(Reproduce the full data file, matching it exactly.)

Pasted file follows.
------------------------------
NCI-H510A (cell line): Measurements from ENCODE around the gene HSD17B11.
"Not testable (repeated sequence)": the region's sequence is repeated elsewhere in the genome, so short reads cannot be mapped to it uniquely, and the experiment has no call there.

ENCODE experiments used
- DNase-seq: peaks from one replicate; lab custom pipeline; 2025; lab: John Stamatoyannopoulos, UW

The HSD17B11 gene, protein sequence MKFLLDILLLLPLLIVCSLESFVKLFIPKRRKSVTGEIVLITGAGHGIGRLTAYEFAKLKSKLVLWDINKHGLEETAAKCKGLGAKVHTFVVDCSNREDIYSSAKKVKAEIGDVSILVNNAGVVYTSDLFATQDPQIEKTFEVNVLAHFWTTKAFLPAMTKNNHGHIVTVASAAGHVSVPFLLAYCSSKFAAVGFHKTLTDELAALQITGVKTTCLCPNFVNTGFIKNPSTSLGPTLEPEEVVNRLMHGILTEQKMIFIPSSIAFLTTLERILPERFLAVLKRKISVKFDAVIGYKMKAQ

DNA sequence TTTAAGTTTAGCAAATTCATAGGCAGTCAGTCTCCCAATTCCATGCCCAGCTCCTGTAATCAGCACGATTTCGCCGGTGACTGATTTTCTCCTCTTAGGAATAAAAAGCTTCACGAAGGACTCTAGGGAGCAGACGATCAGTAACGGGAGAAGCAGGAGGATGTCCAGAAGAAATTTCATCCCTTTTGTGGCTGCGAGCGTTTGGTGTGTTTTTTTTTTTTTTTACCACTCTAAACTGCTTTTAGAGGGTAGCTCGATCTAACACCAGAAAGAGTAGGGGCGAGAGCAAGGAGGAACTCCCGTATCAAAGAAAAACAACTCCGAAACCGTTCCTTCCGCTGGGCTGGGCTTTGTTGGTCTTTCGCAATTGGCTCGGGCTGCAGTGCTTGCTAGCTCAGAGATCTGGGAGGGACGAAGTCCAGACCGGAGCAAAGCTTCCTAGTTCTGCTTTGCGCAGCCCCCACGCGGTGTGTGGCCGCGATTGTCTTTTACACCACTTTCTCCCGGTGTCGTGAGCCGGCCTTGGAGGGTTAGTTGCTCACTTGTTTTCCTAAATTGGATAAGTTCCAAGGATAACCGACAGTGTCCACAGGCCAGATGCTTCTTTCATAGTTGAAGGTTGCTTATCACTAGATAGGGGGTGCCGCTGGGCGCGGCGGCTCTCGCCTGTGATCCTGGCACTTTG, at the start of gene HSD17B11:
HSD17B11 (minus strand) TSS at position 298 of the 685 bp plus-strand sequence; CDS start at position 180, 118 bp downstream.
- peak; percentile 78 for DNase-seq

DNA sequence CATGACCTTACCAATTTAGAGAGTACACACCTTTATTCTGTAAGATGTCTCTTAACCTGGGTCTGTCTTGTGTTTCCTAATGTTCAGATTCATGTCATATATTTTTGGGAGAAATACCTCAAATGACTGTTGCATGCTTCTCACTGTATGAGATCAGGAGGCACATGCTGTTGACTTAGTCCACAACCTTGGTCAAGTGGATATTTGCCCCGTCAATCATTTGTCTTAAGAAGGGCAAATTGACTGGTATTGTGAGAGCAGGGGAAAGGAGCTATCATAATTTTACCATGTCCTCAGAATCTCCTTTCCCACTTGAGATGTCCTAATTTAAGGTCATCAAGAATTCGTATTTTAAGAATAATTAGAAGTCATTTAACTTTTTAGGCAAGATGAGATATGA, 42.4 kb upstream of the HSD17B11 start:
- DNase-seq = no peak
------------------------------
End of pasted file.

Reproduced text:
NCI-H510A (cell line): Measurements from ENCODE around the gene HSD17B11.
"Not testable (repeated sequence)": the region's sequence is repeated elsewhere in the genome, so short reads cannot be mapped to it uniquely, and the experiment has no call there.

ENCODE experiments used
- DNase-seq: peaks from one replicate; lab custom pipeline; 2025; lab: John Stamatoyannopoulos, UW

The HSD17B11 gene, protein sequence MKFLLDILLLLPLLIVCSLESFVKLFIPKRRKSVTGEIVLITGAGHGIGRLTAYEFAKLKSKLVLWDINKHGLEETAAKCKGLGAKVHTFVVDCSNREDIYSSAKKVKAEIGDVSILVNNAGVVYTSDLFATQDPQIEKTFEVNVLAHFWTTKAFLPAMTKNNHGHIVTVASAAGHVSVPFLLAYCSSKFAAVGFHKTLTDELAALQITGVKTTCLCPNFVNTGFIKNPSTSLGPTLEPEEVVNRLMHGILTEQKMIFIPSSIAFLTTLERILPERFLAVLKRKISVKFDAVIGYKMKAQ

DNA sequence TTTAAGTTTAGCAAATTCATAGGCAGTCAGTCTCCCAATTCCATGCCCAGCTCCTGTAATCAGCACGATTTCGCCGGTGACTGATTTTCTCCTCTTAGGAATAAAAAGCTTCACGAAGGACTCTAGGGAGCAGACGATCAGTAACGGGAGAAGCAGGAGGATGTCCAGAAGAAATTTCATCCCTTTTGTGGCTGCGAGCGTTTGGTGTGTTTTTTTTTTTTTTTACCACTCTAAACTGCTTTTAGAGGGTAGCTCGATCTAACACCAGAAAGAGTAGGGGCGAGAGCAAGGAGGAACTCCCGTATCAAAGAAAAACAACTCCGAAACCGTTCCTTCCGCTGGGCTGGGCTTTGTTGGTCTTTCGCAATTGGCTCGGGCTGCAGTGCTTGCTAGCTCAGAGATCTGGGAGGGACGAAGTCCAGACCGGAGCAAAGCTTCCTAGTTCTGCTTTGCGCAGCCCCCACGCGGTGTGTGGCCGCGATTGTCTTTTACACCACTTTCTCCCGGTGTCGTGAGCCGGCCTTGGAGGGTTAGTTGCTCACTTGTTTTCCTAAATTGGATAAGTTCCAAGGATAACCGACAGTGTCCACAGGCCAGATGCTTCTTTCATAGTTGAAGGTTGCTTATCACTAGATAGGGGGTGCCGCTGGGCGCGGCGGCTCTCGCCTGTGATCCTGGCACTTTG, at the start of gene HSD17B11:
HSD17B11 (minus strand) TSS at position 298 of the 685 bp plus-strand sequence; CDS start at position 180, 118 bp downstream.
- peak; percentile 78 for DNase-seq

DNA sequence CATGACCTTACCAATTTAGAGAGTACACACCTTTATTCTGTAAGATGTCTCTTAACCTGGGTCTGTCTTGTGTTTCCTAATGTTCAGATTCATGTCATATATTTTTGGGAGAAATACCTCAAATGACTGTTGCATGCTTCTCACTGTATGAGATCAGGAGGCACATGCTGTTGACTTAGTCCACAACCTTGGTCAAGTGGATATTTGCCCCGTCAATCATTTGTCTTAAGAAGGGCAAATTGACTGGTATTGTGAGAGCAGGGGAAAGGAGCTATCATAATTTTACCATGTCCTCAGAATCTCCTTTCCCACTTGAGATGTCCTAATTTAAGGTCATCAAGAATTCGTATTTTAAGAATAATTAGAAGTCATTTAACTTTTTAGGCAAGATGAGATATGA, 42.4 kb upstream of the HSD17B11 start:
- DNase-seq = no peak